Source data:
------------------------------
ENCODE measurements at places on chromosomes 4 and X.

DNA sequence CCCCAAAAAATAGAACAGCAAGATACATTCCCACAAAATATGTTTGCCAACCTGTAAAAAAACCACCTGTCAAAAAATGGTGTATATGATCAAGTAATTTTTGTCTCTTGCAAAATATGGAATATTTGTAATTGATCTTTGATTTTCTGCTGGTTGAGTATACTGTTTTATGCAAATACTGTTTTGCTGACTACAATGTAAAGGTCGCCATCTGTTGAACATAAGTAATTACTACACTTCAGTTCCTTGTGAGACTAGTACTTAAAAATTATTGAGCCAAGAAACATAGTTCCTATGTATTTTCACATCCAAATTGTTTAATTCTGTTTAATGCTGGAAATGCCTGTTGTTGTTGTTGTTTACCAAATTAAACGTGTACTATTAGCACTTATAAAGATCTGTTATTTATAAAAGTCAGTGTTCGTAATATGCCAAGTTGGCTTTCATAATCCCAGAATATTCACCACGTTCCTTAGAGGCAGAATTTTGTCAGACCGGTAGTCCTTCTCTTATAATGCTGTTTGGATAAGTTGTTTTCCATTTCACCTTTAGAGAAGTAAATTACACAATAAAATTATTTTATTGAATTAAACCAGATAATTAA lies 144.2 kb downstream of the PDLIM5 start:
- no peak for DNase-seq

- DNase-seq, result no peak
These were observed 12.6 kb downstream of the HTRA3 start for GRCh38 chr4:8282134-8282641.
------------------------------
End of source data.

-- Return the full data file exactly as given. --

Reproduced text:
ENCODE measurements at places on chromosomes 4 and X.

DNA sequence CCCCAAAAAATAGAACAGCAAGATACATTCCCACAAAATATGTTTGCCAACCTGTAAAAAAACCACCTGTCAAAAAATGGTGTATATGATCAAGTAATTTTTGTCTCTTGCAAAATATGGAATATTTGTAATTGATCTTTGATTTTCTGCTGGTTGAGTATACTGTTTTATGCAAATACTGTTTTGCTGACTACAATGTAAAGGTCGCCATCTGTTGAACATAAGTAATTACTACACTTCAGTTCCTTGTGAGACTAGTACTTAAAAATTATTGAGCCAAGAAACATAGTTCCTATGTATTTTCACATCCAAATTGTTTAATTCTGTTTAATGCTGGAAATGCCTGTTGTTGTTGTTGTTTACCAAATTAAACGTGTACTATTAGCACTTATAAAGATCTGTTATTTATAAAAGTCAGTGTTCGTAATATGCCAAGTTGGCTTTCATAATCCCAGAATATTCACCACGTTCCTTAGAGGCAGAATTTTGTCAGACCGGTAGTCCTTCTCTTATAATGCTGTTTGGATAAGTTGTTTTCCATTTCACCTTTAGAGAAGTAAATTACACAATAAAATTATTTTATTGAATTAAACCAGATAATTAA lies 144.2 kb downstream of the PDLIM5 start:
- no peak for DNase-seq

- DNase-seq, result no peak
These were observed 12.6 kb downstream of the HTRA3 start for GRCh38 chr4:8282134-8282641.